A trip to Alaska yields an accomodating number of resources when nature calls.
Visiting Alaska is as much a conundrum as an adventure. People here live amongst an odd mix of pioneer originality and mainland modernity. Age-old traditions of seafaring and the rugged outdoors, of hand-hewn lumber and hand-tied fish nets, stand proud wherever you look. Yet in some places they intersect strangely with the honed sterility of chain stores and mobile homes. But that’s mostly in cities. And by that I mean the very few crossroads significant enough for a stoplight—which is, rounding up, about one percent of Alaska.
Despite the assumption that restrooms would be hard to come by in such a wilderness culture, I actually have yet to find myself wanting. For the most part, where it makes sense, people just go where they want to. It’s not at all uncommon to see someone walk off into the bush to relieve themselves. After all, in the wild that’s what the entire animal kingdom does. But in the more established civilizations of Alaska, such as they are, it’s also quite easy to find a modern restroom as well. In fact, easier than the city where I live, strangely enough. At home I’m constantly amazed by how few parks have restrooms, and by how many businesses post “customers only” signs on theirs. What is it about Alaska that makes it more accommodating? Perhaps the closer we are to nature, the more we recognize the need to heed its call?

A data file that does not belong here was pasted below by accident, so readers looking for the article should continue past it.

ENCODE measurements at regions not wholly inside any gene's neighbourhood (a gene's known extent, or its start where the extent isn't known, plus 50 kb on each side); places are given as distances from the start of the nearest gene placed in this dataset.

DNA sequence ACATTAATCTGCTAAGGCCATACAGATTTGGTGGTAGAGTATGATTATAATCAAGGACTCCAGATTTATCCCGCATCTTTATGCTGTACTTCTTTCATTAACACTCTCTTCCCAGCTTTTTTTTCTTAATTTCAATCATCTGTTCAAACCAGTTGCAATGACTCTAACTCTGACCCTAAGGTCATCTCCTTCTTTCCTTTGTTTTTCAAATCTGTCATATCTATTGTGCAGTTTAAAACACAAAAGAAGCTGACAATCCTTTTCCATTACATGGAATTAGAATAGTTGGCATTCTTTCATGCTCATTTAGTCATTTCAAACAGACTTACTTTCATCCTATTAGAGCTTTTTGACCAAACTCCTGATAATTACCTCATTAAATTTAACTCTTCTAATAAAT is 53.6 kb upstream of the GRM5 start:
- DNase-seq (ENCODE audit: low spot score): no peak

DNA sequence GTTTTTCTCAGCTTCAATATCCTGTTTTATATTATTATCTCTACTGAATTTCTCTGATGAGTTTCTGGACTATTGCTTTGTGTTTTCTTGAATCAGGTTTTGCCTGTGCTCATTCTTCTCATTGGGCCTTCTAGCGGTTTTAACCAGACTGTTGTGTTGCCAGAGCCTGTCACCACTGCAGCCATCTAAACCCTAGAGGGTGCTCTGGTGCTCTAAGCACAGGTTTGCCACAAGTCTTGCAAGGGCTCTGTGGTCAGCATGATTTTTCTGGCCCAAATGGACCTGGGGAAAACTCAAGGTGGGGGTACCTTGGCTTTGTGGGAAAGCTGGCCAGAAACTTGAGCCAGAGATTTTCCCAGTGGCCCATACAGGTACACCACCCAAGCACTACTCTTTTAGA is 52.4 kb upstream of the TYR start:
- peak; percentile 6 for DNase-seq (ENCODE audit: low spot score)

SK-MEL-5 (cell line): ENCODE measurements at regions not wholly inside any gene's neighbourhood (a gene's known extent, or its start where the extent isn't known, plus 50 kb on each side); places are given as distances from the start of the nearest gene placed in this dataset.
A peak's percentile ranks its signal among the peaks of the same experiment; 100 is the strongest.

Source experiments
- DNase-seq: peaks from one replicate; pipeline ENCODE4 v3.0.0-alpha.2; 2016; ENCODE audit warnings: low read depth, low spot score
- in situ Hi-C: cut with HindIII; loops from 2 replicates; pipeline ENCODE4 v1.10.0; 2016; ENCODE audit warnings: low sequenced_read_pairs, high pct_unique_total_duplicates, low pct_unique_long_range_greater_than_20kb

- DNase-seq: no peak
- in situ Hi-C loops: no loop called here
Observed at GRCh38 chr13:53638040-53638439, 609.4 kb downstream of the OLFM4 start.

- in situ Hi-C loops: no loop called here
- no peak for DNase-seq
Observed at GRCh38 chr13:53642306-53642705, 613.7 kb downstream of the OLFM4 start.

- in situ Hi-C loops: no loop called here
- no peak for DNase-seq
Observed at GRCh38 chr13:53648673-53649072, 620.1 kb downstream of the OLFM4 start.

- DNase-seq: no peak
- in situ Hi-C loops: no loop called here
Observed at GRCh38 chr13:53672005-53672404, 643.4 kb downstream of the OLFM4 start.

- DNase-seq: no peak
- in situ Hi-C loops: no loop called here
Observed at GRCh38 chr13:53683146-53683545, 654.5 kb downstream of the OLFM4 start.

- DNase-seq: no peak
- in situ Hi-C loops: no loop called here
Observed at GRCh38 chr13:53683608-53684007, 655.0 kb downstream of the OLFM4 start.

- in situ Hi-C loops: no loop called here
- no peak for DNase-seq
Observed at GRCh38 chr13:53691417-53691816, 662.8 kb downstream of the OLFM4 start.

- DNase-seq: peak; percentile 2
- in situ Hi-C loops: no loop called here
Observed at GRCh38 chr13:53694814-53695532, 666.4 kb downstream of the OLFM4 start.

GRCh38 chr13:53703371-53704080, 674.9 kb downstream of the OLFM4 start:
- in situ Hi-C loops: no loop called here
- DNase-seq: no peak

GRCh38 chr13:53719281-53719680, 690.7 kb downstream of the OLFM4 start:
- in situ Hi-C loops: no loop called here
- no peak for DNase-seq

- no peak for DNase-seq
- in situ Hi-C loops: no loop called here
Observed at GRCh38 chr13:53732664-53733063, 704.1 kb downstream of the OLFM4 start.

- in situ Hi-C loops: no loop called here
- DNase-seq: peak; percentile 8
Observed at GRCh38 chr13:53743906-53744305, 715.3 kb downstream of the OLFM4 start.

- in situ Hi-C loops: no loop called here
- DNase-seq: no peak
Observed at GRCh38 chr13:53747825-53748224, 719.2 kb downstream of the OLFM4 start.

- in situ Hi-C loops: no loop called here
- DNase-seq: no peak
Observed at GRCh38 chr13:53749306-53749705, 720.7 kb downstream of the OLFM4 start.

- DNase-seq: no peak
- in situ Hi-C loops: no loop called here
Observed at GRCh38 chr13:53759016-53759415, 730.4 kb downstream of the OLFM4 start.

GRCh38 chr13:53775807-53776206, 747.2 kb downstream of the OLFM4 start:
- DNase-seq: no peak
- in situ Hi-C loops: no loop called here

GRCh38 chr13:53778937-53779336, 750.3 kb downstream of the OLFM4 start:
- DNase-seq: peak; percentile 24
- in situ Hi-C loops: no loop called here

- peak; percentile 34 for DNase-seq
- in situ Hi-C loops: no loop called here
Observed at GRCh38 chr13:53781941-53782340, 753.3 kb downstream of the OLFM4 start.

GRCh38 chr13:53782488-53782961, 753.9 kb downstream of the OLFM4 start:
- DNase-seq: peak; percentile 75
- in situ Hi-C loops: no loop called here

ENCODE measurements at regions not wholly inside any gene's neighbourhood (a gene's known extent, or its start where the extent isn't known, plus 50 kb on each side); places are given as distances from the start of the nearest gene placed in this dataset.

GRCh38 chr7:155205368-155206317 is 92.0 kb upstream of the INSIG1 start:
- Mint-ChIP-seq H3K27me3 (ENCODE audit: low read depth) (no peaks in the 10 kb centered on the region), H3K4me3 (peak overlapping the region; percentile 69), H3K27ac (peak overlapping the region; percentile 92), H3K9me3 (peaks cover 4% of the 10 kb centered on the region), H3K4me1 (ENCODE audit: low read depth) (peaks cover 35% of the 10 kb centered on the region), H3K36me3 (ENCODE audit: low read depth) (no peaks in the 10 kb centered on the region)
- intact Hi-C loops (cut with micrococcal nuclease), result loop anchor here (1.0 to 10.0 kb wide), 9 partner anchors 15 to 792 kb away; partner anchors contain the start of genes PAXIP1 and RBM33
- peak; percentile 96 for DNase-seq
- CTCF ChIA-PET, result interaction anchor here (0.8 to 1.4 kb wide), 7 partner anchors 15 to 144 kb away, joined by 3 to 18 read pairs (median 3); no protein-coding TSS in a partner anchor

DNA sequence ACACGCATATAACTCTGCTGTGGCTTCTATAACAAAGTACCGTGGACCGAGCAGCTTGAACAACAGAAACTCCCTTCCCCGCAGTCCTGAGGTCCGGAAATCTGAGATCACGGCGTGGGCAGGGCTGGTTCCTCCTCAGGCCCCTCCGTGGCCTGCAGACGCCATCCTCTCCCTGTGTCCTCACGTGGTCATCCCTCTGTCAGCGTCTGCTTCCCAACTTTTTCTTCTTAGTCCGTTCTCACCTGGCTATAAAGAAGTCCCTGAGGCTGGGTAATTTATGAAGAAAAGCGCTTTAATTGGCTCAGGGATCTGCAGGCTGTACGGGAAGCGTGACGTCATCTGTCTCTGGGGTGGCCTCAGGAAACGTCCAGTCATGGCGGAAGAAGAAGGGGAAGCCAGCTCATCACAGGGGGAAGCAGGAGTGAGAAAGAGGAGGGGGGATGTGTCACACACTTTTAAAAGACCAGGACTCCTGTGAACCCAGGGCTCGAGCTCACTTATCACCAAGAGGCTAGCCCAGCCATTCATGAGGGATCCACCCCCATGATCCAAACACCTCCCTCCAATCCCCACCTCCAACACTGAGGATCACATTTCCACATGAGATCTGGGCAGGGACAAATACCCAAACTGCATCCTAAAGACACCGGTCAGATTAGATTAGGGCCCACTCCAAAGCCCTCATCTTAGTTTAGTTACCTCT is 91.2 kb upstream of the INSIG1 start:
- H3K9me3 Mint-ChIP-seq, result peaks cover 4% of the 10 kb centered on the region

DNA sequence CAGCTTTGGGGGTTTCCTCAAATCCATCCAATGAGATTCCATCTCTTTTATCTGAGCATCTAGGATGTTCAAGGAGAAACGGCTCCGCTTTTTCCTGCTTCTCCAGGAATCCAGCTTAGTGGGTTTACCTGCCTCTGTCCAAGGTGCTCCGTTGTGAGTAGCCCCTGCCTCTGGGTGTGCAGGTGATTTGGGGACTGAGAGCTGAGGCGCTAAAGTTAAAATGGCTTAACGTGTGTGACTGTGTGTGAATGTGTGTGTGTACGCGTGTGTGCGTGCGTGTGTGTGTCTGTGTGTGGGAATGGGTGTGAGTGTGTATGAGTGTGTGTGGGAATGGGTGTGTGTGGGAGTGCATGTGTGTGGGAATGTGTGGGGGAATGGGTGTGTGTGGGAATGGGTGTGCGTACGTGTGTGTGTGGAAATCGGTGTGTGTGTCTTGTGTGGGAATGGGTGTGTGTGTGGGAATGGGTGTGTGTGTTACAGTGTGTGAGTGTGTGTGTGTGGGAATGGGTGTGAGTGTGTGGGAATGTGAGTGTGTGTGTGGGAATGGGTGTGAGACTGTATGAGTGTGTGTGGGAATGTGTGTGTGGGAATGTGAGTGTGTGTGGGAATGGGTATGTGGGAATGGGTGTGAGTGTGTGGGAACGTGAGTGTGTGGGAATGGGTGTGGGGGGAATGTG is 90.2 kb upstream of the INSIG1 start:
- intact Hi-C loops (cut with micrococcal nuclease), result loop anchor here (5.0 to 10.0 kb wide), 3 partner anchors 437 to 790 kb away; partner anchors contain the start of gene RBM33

Across the meadow from where we’re staying there is a pair of outhouses. It’s a spot where the beach meets a trailhead—the sort of place where there should be a restroom, but often there isn’t. These are unusually shaped. They have octagonal walls and a conical roof with a smokestack in the center. If they came in singles I’d assume they were saunas or smokehouses. But since there was a matching pair, I recognized what they were right away.
I can’t definitively explain the Martian antenna connected to these, however. We’ve seen similar poles in a variety of coastal areas, and I’ve asked around about their origin. They are ostensibly parts of a tsunami warning network… but each inquiry also conjures an assortment of other explanations, including a number of more sinister scenarios involving one governmental agency or another.
Turns out people come to Alaska for a variety of reasons… some more prominent than others. But none more notable than the sense of independence that is sturdily built in to the Alaskan spirit. That, and the dependability of its resources. Thanks to both of these, it’s an easy place to answer the call of nature, in all of its meanings.
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